Have you ever looked at your child and wondered, “What am I doing wrong? Why are they breaking down over everything, tantruming all the time and not listening? Maybe everyone is right. I should be more strict with them and show them who’s boss.” Does that sound at all like you?
If it does, I’ve got some good news for you! You are not doing anything wrong! And the answer to your child’s misbehavior does not lie in stricter rules and severe punishments! The answer is actually quite the opposite.
But before we get to the answer, let’s explore why your child might be behaving differently from other kids around.
What is the underlying reason for your child’s behavior?
Let me first preface this by saying that what I’m about to tell you does not replace medical advice. If you or your child’s doctor have any suspicions of developmental or learning disorders, I urge you to go to a specialist to get your child tested and get them the help they need in order for them to thrive.
But what if a learning or developmental disorder is ruled out but your child still behaves way more intensely than their peers and does not respond to anything you do?
The answer may be that you have a Highly Sensitive or Spirited Child.
The term Highly Sensitive Child was coined by Dr. Elaine Aron to describe roughly 20% of the population that has the Sensory-Processing Sensitivity trait, while the term Spirited was coined by Mary Sheedy Kurcinka. Both terms describe the same trait of high sensitivity. This trait is a blessing and a curse.
On the positive side, the Highly Sensitive or Spirited person experiences everything at a higher level - they get significantly more information from the environment through smell, sight, taste, sound, and emotional state of everyone around. On the negative side, by experiencing everything at a higher level, they get overstimulated and overwhelmed much easier than the average person. So cue in the neverending (and very long) meltdowns that only ratchet up in intensity if you let them play out.
Keep in mind that high sensitivity or spirit is not a disorder. Rather it’s different brain wiring that involves a different dopamine response, more active mirror neurons, and a more vivid response in your ventromedial prefrontal cortex
As Dr. Elaine Aron puts it, “HSPs are just more”. As I put it when it relates to my son and me “We’re just extra”.
How do You Know if Your Child is Highly Sensitive or Spirited?
To determine whether your child may be highly sensitive or spirited, they need to score high in the following categories: intensity, persistence, sensitivity, perceptiveness, energy; and low in these categories: adaptability, regularity, first reaction.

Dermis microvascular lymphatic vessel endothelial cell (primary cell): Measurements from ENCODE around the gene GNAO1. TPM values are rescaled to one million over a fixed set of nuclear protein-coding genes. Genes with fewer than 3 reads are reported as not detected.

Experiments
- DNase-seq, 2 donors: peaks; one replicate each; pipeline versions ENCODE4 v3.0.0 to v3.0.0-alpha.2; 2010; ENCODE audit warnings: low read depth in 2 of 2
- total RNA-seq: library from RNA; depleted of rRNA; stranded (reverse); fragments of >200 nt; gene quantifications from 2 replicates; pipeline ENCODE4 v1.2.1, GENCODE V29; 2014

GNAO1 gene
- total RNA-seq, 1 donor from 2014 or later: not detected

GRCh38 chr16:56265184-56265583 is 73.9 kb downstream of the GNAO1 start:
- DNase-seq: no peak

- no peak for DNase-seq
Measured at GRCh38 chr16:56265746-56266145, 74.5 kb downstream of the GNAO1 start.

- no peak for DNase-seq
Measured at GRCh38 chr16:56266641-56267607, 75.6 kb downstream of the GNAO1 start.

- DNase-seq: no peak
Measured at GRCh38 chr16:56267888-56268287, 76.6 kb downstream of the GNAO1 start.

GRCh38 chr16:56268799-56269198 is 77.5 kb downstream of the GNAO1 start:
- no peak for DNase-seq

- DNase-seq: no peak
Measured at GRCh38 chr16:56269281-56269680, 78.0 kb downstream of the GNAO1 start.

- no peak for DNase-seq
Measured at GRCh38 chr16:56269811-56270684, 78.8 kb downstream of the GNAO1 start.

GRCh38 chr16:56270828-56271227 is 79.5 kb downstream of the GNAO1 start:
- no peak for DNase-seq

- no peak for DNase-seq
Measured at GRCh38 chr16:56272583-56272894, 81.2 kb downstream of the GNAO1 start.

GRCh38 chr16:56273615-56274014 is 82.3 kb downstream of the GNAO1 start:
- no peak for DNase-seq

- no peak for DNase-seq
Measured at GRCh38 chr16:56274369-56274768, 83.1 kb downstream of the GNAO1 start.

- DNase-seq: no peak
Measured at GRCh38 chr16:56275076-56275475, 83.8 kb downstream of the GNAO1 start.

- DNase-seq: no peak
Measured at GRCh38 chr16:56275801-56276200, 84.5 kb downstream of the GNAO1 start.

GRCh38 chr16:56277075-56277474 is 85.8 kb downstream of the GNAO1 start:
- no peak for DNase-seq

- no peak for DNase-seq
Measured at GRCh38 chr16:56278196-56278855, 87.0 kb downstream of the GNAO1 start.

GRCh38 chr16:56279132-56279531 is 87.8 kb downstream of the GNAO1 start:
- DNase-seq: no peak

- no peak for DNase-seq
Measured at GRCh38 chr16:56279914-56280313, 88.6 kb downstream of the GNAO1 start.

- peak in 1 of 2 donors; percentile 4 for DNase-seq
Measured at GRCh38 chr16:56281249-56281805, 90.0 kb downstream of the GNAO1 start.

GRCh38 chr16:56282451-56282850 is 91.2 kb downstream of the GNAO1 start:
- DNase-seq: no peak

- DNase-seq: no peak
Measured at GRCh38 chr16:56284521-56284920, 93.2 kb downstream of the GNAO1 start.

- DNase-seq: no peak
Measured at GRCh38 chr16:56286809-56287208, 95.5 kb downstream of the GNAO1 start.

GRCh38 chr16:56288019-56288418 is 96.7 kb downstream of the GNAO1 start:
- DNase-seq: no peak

So if your child is intense, persistent, sensitive to smells, sounds, lights, people’s moods, has boundless energy, but is slow to adapt to new situations, has an irregular schedule, and their first reaction to new things is usually “No” - then chances are pretty high that you have a Highly Sensitive or Spirited Child.
Notice that slow adaptability to new situations is not the same as shyness. Shyness stems from anxiety and low self-esteem, while the slow adaptability of a highly sensitive or spirited child arises from the child observing their environment before joining in. They are obtaining all the possible information before joining in.
How do you parent a Highly Sensitive or Spirited Child?
High sensitivity or spirit poses a challenge when it comes to parenting strategies. The more traditional route of punishments doesn’t curb the behavior and full on permissiveness doesn’t lead to better behavior either. So what do you do?
Prevent Sensory Overload
First, understand that most spirited kids don’t have tantrums, they have full on meltdowns. The difference between a tantrum and a meltdown is that a tantrum has a purpose, while a meltdown is sensory overload. So one of the best parenting strategies with a spirited child is to prevent the sensory overload.
If the sensory overload is coming from too much noise, bright lights, or too many people, your best solution is to take your child into a less stimulating environment and allow them to calm down. Be present with them and offer them the space to find calm and stillness. And if you know you are going to be in a situation that may create a sensory overload, plan ahead. Maybe shorten the time at the place, use ear plugs, sunglasses, or take a comfort object with you.